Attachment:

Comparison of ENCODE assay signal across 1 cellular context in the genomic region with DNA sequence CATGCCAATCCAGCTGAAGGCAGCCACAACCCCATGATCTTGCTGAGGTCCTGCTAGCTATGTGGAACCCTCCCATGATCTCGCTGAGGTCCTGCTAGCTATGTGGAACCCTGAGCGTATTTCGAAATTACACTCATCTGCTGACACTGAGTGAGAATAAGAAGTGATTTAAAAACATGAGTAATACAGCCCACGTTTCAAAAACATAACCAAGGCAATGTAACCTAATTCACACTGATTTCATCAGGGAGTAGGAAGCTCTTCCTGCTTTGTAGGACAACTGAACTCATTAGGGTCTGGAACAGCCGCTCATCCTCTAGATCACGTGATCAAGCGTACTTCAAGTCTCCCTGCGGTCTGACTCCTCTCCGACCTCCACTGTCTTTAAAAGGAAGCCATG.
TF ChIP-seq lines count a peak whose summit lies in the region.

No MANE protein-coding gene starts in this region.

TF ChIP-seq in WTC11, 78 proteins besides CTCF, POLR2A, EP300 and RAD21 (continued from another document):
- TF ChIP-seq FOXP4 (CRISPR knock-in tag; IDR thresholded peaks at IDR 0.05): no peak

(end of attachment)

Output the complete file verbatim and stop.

Comparison of ENCODE assay signal across 1 cellular context in the genomic region with DNA sequence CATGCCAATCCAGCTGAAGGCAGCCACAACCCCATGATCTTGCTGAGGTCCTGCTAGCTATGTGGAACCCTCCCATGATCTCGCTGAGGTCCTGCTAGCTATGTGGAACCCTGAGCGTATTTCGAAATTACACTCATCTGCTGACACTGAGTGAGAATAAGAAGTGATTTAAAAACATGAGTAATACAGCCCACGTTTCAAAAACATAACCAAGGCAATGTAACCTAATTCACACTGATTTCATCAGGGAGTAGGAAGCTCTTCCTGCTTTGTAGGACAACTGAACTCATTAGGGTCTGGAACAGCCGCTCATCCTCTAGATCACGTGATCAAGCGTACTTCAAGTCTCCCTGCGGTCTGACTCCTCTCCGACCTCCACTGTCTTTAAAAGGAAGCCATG.
TF ChIP-seq lines count a peak whose summit lies in the region.

No MANE protein-coding gene starts in this region.

TF ChIP-seq in WTC11, 78 proteins besides CTCF, POLR2A, EP300 and RAD21 (continued from another document):
- TF ChIP-seq FOXP4 (CRISPR knock-in tag; IDR thresholded peaks at IDR 0.05): no peak